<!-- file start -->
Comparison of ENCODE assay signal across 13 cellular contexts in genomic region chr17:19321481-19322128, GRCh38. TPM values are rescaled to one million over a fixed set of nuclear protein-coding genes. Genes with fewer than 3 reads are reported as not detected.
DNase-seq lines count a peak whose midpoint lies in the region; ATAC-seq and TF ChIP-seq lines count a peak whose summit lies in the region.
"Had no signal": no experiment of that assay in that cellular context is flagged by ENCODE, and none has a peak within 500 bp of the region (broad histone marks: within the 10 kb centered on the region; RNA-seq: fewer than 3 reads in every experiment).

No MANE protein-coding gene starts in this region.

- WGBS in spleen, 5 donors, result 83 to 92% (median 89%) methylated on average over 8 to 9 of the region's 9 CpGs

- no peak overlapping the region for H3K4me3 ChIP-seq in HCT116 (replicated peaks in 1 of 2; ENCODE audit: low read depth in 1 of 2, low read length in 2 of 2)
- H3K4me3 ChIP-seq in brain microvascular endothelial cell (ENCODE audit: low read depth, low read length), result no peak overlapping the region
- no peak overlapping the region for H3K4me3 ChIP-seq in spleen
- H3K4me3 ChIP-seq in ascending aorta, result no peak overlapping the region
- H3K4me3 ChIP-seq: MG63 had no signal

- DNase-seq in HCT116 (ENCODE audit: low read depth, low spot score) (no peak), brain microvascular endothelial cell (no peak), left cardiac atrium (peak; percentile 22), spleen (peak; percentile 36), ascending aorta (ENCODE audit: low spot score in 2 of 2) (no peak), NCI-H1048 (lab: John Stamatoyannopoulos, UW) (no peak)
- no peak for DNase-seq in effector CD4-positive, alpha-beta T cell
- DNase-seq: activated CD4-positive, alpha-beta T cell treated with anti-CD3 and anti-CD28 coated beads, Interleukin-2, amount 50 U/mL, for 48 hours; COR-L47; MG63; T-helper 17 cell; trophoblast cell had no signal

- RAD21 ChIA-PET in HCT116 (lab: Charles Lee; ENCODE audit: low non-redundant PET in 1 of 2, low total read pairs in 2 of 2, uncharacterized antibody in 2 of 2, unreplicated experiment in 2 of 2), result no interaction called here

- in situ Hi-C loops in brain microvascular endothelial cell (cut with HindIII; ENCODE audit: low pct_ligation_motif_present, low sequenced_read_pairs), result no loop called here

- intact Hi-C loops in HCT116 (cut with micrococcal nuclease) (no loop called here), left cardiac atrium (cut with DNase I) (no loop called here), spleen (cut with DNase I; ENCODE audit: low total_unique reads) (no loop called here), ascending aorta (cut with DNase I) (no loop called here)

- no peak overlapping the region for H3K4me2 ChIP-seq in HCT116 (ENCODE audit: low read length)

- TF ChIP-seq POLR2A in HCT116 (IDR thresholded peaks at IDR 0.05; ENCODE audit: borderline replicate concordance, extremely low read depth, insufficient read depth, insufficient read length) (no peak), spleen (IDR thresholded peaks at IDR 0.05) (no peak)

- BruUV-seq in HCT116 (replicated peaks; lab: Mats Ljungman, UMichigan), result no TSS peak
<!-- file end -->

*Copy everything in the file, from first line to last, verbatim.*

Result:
Comparison of ENCODE assay signal across 13 cellular contexts in genomic region chr17:19321481-19322128, GRCh38. TPM values are rescaled to one million over a fixed set of nuclear protein-coding genes. Genes with fewer than 3 reads are reported as not detected.
DNase-seq lines count a peak whose midpoint lies in the region; ATAC-seq and TF ChIP-seq lines count a peak whose summit lies in the region.
"Had no signal": no experiment of that assay in that cellular context is flagged by ENCODE, and none has a peak within 500 bp of the region (broad histone marks: within the 10 kb centered on the region; RNA-seq: fewer than 3 reads in every experiment).

No MANE protein-coding gene starts in this region.

- WGBS in spleen, 5 donors, result 83 to 92% (median 89%) methylated on average over 8 to 9 of the region's 9 CpGs

- no peak overlapping the region for H3K4me3 ChIP-seq in HCT116 (replicated peaks in 1 of 2; ENCODE audit: low read depth in 1 of 2, low read length in 2 of 2)
- H3K4me3 ChIP-seq in brain microvascular endothelial cell (ENCODE audit: low read depth, low read length), result no peak overlapping the region
- no peak overlapping the region for H3K4me3 ChIP-seq in spleen
- H3K4me3 ChIP-seq in ascending aorta, result no peak overlapping the region
- H3K4me3 ChIP-seq: MG63 had no signal

- DNase-seq in HCT116 (ENCODE audit: low read depth, low spot score) (no peak), brain microvascular endothelial cell (no peak), left cardiac atrium (peak; percentile 22), spleen (peak; percentile 36), ascending aorta (ENCODE audit: low spot score in 2 of 2) (no peak), NCI-H1048 (lab: John Stamatoyannopoulos, UW) (no peak)
- no peak for DNase-seq in effector CD4-positive, alpha-beta T cell
- DNase-seq: activated CD4-positive, alpha-beta T cell treated with anti-CD3 and anti-CD28 coated beads, Interleukin-2, amount 50 U/mL, for 48 hours; COR-L47; MG63; T-helper 17 cell; trophoblast cell had no signal

- RAD21 ChIA-PET in HCT116 (lab: Charles Lee; ENCODE audit: low non-redundant PET in 1 of 2, low total read pairs in 2 of 2, uncharacterized antibody in 2 of 2, unreplicated experiment in 2 of 2), result no interaction called here

- in situ Hi-C loops in brain microvascular endothelial cell (cut with HindIII; ENCODE audit: low pct_ligation_motif_present, low sequenced_read_pairs), result no loop called here

- intact Hi-C loops in HCT116 (cut with micrococcal nuclease) (no loop called here), left cardiac atrium (cut with DNase I) (no loop called here), spleen (cut with DNase I; ENCODE audit: low total_unique reads) (no loop called here), ascending aorta (cut with DNase I) (no loop called here)

- no peak overlapping the region for H3K4me2 ChIP-seq in HCT116 (ENCODE audit: low read length)

- TF ChIP-seq POLR2A in HCT116 (IDR thresholded peaks at IDR 0.05; ENCODE audit: borderline replicate concordance, extremely low read depth, insufficient read depth, insufficient read length) (no peak), spleen (IDR thresholded peaks at IDR 0.05) (no peak)

- BruUV-seq in HCT116 (replicated peaks; lab: Mats Ljungman, UMichigan), result no TSS peak